It has long been supposed that hot water works to get bacteria off your hands better than cold water. But the hot water needed to kill bacteria is way too hot to be comfortable to use when washing your hands.


Luckily, studies have proven that hot water is not necessary to use while hand washing. In fact, in a 2005 study documented in the Journal of Occupational and Environmental Medicine, participants were instructed to wash their hands in water ranging from 40 degrees all the way up to 120 degrees. What the study found is that the temperature of the water doesn’t really matter when it comes to getting your hands truly clean.


The FDA recommends washing dishes at an uncomfortable 110 degrees as one of the steps to get rid of harmful bacteria. Interestingly, even though the FDA recommends washing your dishes at 110 degrees as one of its bacteria-killing steps, studies have shown that washing dishes in colder water can kill bacteria too. The difference may be in how quickly the grease comes off. Anecdotally, I can tell you that hot water makes for much easier scrubbing, as the remnants of a greasy meatball and spaghetti dinner just roll off the plate with hot water. Cold water can do the job too — it’ll just take more time.


So what really does the job of getting rid of germs and bacteria when you’re washing your hands? Turns out time has a lot to do with it. A study at Northwestern University showed that people who washed their hands with soap for just five seconds did nothing to kill the germs on their hands. Conversely, people who washed their hands with soap for 30 seconds killed everything. As they teach my son in school — sing “Happy Birthday” two times while you’re scrubbing — that’s about how long it’ll take for your hand washing to really be effective.  Also, don’t forget to scrub all the surfaces of your hands — in between your fingers, under your fingernails, and the backs of your hands too.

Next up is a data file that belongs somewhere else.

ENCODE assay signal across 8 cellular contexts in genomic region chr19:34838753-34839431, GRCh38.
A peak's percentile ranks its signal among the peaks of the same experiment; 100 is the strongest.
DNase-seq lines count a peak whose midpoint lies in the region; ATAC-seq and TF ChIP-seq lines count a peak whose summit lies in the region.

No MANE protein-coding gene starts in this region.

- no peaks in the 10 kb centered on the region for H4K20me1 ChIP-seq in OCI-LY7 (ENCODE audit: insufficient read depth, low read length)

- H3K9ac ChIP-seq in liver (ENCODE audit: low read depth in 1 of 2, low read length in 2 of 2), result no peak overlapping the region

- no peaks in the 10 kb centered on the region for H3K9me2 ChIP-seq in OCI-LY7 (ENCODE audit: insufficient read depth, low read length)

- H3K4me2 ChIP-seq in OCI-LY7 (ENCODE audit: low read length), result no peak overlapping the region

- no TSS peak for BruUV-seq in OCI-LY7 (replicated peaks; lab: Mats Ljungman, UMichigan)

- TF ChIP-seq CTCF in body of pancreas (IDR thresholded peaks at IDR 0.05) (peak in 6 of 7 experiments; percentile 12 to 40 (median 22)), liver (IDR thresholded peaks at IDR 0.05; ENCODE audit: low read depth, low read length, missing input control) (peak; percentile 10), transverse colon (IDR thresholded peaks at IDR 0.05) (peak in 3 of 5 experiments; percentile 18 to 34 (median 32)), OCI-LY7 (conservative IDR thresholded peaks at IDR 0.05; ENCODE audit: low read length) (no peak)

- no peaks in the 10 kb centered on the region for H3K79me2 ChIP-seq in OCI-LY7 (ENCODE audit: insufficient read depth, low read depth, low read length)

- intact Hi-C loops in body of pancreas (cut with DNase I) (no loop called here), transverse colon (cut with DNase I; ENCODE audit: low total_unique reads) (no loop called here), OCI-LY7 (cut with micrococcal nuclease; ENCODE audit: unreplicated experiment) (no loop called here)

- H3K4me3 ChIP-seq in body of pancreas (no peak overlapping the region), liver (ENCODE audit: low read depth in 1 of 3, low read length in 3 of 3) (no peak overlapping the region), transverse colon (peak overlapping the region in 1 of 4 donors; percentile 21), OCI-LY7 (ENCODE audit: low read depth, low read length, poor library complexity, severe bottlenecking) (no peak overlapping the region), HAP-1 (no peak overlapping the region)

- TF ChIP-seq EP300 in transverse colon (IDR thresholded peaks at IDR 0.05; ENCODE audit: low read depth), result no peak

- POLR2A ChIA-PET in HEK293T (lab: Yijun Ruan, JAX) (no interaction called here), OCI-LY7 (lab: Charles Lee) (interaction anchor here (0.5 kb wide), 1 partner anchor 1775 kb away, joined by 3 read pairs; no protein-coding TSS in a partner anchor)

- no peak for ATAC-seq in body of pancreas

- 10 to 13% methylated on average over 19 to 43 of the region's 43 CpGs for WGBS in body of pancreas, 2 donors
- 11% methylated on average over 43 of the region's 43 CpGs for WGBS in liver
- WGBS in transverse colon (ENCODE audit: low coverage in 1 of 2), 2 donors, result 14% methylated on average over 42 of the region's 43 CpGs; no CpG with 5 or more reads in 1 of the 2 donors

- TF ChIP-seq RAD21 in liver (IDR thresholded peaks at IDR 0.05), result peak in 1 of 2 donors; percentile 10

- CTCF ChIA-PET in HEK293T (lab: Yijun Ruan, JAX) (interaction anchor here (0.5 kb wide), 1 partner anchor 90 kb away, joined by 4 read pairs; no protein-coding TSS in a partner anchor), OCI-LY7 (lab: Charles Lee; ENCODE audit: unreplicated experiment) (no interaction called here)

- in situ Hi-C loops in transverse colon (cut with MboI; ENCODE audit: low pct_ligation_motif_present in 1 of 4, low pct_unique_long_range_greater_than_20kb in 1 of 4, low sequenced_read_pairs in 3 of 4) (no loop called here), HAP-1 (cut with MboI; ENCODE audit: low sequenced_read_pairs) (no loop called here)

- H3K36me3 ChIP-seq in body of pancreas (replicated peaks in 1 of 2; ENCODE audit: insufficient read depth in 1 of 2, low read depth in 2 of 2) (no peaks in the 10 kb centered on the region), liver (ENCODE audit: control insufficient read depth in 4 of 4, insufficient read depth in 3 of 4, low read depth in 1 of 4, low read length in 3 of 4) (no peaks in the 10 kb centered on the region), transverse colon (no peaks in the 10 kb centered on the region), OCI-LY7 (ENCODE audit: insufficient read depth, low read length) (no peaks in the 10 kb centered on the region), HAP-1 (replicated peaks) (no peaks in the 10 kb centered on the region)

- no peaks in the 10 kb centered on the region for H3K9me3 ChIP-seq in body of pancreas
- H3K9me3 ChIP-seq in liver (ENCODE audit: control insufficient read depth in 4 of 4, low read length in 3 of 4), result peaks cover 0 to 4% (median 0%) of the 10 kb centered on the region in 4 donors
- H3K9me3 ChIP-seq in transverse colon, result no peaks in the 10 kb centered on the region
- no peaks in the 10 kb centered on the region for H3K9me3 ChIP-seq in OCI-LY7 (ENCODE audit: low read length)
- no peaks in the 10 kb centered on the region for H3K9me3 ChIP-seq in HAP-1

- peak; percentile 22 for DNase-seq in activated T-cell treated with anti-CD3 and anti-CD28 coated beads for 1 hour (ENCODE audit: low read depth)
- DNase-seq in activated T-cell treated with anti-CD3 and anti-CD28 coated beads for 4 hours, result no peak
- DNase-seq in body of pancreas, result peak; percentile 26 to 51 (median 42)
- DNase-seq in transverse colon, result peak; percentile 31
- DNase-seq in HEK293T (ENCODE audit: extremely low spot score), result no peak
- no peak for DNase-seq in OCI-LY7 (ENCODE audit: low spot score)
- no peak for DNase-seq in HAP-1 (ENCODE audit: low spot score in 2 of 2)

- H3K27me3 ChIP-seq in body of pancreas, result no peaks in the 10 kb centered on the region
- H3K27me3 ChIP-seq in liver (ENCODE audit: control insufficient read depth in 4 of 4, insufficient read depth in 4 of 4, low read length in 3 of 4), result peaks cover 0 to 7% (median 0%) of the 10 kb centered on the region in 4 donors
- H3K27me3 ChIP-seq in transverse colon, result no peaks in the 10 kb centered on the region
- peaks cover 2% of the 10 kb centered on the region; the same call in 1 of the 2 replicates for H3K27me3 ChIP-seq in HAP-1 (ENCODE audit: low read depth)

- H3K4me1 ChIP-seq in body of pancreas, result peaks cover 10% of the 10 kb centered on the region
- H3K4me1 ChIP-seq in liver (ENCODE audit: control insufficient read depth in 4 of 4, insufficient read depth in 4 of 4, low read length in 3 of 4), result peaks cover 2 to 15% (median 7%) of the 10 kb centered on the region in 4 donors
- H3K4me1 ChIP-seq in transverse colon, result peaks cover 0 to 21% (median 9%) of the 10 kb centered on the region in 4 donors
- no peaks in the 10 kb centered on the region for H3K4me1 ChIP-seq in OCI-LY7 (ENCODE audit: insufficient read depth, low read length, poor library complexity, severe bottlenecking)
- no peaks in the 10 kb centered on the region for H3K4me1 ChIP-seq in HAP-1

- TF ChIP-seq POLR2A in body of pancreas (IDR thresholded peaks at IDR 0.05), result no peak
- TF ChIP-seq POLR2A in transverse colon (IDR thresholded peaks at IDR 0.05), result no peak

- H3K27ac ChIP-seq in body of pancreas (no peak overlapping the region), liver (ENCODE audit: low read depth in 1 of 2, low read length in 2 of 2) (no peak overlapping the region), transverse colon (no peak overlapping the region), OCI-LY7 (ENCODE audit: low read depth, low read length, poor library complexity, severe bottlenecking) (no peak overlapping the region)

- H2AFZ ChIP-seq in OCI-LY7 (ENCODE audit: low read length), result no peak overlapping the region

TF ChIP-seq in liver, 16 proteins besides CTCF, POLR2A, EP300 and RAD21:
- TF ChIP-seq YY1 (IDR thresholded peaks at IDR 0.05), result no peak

Remember, according to the CDC, effective hand washing is the single most important defense against the spread of disease and infection. As a matter of fact, Oct. 15 is Global Handwashing Day — a day solely dedicated to raising awareness about the importance of washing your hands with soap.


Is there a difference between plain old soap and antibacterial soap? According to the Mayo Clinic, no. And antibacterial soap may even be detrimental to use, potentially causing bacteria to become resistant to the soap’s antimicrobial properties.


And of course, when you’re done, make sure to dry your hands on a clean, dry towel.


The bottom line? Though it’s true that warm water may be more comfortable for you to wash your hands with, it is not any more effective than cold water at getting rid of germs. And using cold water could save you a few cents too. Now that’s a nice, warm thought!




ALSO ON MNN: Are you giving coldwater detergents the cold shoulder?


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